Posts Tagged ‘Boise’


Benicia to Bellingham to Boise — the WBI journey

Wednesday, September 30th, 2015

The Workplace Bullying Institute (WBI), which began as the Campaign Against Workplace Bullying in mid-1997, was born in the kitchen (a tad more comfortable than the garage) of our Benicia, California home. Benicia is in the San Francisco Bay Area. Dr. Ruth had been bullied in the region at a psychiatry clinic in the state’s largest HMO. With the help of volunteers, the scope of our ability to help bullied targets took over our living and dining rooms. Our initial presence on the web was at workdoctor.com, then bullybusters.org. When Oprah called in 1998, we hustled to write our first book — BullyProof Yourself At Work. We published it ourselves and became way too intimate with giant rolls of bubble wrap and shipping envelopes. In 2000, the publisher Sourcebooks in Naperville, IL acquired an expanded version of that book. It became the book The Bully At Work: What You Can Do to Stop the Hurt and Reclaim Your Dignity on the Job.

In 2000, the Georgetown Law Journal published the seminal legal article on workplace bullying by Suffolk Law Professor David Yamada. As an early WBI affiliate-friend-colleague, Yamada wrote draft legislation that we dubbed the Healthy Workplace Bill. It fell upon WBI to find ways to get the bill introduced in the states. California was the first to introduce it, in 2003, based on lobbying by WBI starting in 2001 when we were in California.

We left Benicia in 2001 to move to the great Pacific northwest, to Bellingham, Washington, a small town 18 miles south of the Canadian border. Dr. Gary returned to teaching university for two years (back to teaching youngsters and psychology again). There, he created and taught the first college course on bullying in the U.S. — Psychological Violence At Work. With lots of student help, the name WBI was adopted to reflect the expanded commitment to conducting research online. WBI was temporarily academic. After the stint ended, Gary returned to form, as a “recovering academic.”

The years in Bellingham were ones of continuous growth. Volunteers gave way to paid staff funded by speaking and consulting engagements. Calls from bullied targets came in monthly by the hundreds. Free advice was given to callers. Then, WBI hired a licensed counselor to offer fee-based coaching. Jessi still conducts coaching for those seeking her help. Between the Drs. Namie and staff, we have heard tales of bullying directly from over 10,000 individuals. No other entity can claim a comparable level of contact. Thus, we became the unrivaled experts in the bullied targets’ experiences.

In 2008, we designed the only comprehensive training for professionals in all aspects of the workplace bullying phenomenon — Workplace Bullying University®. Physicians, union officials, nurses, counselors, psychologists, attorneys, consultants, trainers and HR reps from around the world attend the quarterly sessions. We wrote the second edition of The Bully At Work in 2009.

On the research front, we conducted three national prevalence surveys that became the gold standard in the field. With help from talented staff, all websites were modernized, online surveys were conducted, and we developed products for the first time.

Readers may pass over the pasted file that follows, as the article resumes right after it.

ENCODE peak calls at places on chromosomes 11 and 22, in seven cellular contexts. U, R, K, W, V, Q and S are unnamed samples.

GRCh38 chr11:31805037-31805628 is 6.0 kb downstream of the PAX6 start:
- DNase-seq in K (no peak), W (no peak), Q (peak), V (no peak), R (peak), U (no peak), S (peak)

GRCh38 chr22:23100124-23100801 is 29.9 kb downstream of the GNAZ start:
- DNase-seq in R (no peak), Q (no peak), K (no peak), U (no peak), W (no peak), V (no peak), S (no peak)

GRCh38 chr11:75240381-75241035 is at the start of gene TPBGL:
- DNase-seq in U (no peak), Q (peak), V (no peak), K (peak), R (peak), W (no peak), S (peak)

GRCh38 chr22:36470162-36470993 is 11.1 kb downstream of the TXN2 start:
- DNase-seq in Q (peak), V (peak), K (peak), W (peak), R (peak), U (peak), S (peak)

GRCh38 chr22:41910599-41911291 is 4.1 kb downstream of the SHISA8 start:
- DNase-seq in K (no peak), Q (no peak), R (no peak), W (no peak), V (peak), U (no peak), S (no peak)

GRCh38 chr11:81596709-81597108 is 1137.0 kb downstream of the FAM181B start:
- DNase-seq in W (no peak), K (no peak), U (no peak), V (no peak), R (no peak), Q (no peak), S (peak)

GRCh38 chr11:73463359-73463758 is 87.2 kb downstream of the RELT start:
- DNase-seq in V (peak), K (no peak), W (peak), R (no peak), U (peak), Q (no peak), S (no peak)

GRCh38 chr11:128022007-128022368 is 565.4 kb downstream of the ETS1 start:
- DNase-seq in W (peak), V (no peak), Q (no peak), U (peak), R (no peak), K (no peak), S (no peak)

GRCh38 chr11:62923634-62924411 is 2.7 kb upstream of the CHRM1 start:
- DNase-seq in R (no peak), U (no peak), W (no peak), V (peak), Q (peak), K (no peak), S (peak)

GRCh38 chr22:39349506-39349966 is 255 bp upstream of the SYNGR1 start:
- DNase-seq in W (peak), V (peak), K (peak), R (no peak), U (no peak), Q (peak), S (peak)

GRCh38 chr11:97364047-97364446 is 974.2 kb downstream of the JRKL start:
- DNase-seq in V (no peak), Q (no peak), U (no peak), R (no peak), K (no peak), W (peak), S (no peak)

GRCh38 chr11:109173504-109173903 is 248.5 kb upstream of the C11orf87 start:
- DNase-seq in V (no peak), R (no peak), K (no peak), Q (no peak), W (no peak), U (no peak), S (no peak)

Free podcasts and webinars were produced. The WBI YouTube channel grew to over 200 videos.

For employers, we wrote a book to guide their internal steps to eliminate workplace bullying (The Bully-Free Workplace: Stop Jerks, Weasels & Snakes from Killing Your Organization. Wiley, 2011)

Pseudo-academic endeavors included making presentations in research conferences in South Africa, Berlin, Adelaide, and across the U.S. We also were invited to write chapters in academic texts. We published a few peer-reviewed journal articles.

Over the years, WBI, without resources to market its services, relied on media attention. The tally of interviews by print, internet, TV and radio outlets now number over 1,200, making WBI the dominant go-to resource to educate the public about workplace bullying and its consequences for workers and employers.

In 2015, Gary was recognized as one of the most influential organizational psychologists alive today (#5). He is still alive and writing this.

WBI’s third era began the summer of 2015. The Drs. Namie moved to Boise, Idaho. Two WBI staff remain in Washington. Others left to pursue personal goals and we were sad to part.

WBI continues to train professionals at University sessions and to conduct research.

The one-stop resource for bullied individuals remains this WBI portal website. But without employers changing their practices, targets are doomed to fight uphill, fruitless battles costing them their livelihoods and health.

2015 marked a change in emphasis. It is time to bring American employers into the movement. They must voluntarily do something about the plague that eats into their profits and damages workers’ health. Thus we are now focusing on services for employers. Employers will certainly comply when a law addressing health-harming abusive workplace conduct is enacted. We await the day. Until then, actions employers take are necessarily voluntary.

The Healthy Workplace Bill has been introduced in 29 states and Puerto Rico and the U.S. Virgin Islands. Two states mandate training in abusive conduct (California – for supervisors; Utah – for all state agency employees). The full bill has yet to become law, but a strong network of volunteer lobbyists for the HWB works tirelessly every year in over 30 states. WBI coordinates the State Coordinators.

Thank you for 18 glorious years of support. And thanks to the wonderful folks in Bellingham who got us this far. You remain in our hearts forever — Dave, Jessi, Daniel, David, Noelle, Carly, Noel, and the student volunteers.

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